I would like my default bash shell to go straight into tmux instead of my always having to type tmux every time.

13 Answers 13


This seems to work...


Simply add the following line of bash code to your .bashrc before your aliases; the code for other shells is very similar:

[[ $TERM != "screen" ]] && exec tmux
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    For me this also required [[ $- != *i* ]] && return to not being an infinite loop (from the same page) – Keith Smiley Apr 14 '13 at 1:45
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    This is a bad solution since the TERM might be set to some other value by the user's .tmux.conf file. Better to check whether the TMUX variable is set or not. – Kusalananda Dec 30 '16 at 13:21

@StarNamer's answer is generally accurate, though I typically include the following tests to make sure that (1) tmux exists on the system, (2) we're in an interactive shell, and (3) tmux doesn't try to run within itself:

if command -v tmux &> /dev/null && [ -n "$PS1" ] && [[ ! "$TERM" =~ screen ]] && [[ ! "$TERM" =~ tmux ]] && [ -z "$TMUX" ]; then
  exec tmux


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    Nice, I have needed command before but didn't realize it existed. – Freedom_Ben Jun 21 '15 at 0:25
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    this exec statement doesn't let you exit tmux without quitting the entire terminal! :| – Louis Maddox Aug 2 '15 at 20:43
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    @LouisMaddox: exec replaces the current process with a new one - in this case, it replaces the bash login shell with tmux, so when tmux exits then there is no other terminal to fall back to :) – Mark K Cowan Dec 8 '15 at 12:21
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    @rjt That's correct, this starts a new session by design. If you prefer to attach to an existing tmux session simply replace exec tmux with your preferred flavor of tmux attach – user7089 Feb 20 '19 at 12:54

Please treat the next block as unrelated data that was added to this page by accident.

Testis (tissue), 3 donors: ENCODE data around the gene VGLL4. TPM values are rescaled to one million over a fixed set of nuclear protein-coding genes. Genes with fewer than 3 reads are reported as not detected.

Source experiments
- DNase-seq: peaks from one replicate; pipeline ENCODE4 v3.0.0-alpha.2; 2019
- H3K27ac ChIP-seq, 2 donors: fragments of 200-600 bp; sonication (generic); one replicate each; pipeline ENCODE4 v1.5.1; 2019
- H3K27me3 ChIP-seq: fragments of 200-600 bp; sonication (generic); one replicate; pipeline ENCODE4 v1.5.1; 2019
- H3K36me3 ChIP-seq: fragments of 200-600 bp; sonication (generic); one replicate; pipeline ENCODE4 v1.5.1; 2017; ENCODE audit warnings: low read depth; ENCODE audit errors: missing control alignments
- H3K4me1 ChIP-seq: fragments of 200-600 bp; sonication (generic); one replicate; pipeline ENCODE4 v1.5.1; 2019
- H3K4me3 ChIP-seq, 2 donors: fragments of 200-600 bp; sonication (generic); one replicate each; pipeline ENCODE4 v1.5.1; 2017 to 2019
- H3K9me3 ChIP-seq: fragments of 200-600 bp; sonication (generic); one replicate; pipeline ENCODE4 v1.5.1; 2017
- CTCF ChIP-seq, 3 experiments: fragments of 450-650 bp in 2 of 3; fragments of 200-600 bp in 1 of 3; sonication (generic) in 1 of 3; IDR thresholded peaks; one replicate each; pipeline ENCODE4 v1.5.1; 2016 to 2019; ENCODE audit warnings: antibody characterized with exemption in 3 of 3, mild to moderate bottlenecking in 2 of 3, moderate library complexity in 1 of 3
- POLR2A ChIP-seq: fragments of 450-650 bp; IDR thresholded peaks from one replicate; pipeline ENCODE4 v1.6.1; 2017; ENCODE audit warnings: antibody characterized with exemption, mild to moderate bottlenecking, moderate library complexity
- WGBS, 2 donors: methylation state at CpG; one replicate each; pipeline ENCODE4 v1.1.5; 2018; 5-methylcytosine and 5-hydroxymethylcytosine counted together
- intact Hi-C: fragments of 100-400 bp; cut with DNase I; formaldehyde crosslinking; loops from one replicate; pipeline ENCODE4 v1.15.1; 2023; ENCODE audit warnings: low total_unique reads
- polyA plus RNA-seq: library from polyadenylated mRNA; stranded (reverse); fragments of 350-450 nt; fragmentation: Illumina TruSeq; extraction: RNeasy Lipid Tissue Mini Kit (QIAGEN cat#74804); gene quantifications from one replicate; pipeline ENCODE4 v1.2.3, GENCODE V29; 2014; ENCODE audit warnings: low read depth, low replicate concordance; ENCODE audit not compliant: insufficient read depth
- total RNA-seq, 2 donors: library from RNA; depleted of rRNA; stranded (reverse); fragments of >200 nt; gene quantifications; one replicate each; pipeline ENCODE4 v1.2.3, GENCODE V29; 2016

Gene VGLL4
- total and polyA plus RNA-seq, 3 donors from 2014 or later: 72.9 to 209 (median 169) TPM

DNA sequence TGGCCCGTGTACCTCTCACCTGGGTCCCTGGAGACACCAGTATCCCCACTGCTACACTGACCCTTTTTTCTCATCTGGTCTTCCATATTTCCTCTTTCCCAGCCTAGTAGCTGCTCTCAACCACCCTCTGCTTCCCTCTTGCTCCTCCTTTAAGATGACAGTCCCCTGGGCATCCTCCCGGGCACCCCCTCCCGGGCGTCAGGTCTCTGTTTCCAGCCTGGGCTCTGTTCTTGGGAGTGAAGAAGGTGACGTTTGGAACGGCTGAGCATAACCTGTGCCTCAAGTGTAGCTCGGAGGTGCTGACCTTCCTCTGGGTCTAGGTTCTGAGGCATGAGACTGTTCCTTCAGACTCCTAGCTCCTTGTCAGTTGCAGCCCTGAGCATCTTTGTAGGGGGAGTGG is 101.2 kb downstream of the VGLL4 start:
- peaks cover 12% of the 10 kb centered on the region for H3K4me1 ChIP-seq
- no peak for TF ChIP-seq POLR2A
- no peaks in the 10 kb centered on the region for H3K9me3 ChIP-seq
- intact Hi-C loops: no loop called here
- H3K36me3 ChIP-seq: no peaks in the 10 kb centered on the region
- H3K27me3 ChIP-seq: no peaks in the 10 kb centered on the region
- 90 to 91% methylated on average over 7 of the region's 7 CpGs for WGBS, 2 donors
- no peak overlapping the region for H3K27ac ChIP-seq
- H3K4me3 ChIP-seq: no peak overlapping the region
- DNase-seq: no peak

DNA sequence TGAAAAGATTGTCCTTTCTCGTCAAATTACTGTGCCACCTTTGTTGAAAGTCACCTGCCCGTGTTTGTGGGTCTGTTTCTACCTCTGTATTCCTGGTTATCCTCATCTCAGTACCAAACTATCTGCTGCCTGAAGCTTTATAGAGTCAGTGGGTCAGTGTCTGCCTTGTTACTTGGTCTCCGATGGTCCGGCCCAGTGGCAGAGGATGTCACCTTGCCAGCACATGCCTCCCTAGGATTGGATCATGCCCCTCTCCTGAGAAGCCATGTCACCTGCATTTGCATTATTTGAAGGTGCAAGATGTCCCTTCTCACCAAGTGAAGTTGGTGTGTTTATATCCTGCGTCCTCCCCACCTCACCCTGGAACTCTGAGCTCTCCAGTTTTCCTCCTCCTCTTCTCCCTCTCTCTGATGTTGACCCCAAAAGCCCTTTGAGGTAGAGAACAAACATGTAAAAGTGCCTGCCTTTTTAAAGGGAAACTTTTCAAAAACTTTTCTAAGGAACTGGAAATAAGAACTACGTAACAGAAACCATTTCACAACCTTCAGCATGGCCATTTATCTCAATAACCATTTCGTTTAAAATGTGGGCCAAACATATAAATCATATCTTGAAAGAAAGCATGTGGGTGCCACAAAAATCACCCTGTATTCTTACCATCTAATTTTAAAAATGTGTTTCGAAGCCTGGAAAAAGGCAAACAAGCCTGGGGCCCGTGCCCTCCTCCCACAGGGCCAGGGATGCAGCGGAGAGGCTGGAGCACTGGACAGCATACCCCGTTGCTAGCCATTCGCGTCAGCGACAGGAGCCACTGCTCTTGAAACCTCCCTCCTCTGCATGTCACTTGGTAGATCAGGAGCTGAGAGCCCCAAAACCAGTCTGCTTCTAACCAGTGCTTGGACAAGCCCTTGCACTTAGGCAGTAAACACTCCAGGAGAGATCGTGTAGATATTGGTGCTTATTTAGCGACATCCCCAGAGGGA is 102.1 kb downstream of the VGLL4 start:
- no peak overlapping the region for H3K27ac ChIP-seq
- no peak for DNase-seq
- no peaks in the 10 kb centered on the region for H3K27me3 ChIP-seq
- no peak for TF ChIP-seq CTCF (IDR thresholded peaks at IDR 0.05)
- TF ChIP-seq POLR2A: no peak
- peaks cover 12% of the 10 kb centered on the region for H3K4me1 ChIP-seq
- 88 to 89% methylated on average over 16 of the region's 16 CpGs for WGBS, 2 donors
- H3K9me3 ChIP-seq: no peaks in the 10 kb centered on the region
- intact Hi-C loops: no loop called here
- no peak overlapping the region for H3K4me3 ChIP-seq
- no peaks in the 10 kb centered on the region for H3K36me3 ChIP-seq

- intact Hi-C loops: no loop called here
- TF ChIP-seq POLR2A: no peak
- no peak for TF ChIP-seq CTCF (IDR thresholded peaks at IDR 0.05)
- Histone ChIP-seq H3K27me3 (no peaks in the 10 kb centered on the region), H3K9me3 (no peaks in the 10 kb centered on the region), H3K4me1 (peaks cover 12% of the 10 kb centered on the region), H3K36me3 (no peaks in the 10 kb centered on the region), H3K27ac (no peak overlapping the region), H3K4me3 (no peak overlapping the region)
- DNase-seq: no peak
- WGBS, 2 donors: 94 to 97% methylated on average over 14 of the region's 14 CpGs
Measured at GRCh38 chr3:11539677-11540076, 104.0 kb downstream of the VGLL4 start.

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    instead of exec tmux I use exec tmux new-session -A -s main so I will always have a session called main and attach to it (instead of creating a new one everytime I connect to my remote machine) but it will not crash like using tmux attach in case there is no session available (found here: unix.stackexchange.com/a/176885/256942) – Verena Haunschmid Aug 13 '19 at 8:55

Adding a line like

[ -z "$TMUX"  ] && { tmux attach || exec tmux new-session && exit;}

in your bashrc file will probably do the job. Note this line will exit ssh and terminate the connection once you detach or exit tmux. I like this configuration as it saves key strokes to terminate the connection. But if you don't love this(which I think is very unlikely) and would rather remain in the login shell after termination, just remove the exit part:

[ -z "$TMUX"  ] && { tmux attach || exec tmux new-session;}

Also note you shouldn't wrap tmux attach with exec, as this would cause the connection to be closed when there are no tmux sessions to attach to.

  • I've added this line to my .bashrc, but now when I start a terminal, I get some messages: /home/z/.tmux.conf:10: no current session (the message repeats for lines 11, 13, 14, 15). Those lines are things like "set default-command "exec bash"" and "set default-terminal "screen-256color". – Matt G Feb 3 '19 at 2:40
  • @MattG Feel like it's something wrong with the tmux configuration file. – huangzonghao Feb 3 '19 at 18:40

There is command chsh which changes login shell. Consult man chsh.

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    tmux is not a shell, it's a terminal multiplexer like GNU screen. Interestingly, it does support the -c option according to the man page, so it may work like a shell just enough to use it as your login shell, but I suspect it won't work properly in all situations, e.g. graphical logins via gdm/kdm. – Mikel Jul 20 '12 at 15:32
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    Although this is sensible and backed by the documentation, it seems to break direct command execution via SSH (something like ssh $some_server echo foo). – n.st May 11 '14 at 2:11
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    tmux as of at least 1.8 on Ubuntu adds itself to /etc/shells, so it is a valid login shell. – claytron Mar 26 '15 at 17:14
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    This requires you configure the default-shell setting in the tmux configuration to point to an actual shell. – Kusalananda Jan 14 '17 at 13:35

I'm successfully using

case $- in *i*)
    [ -z "$TMUX" ] && exec tmux

in my .zshrc. If you're using bash, put it in your .bashrc instead.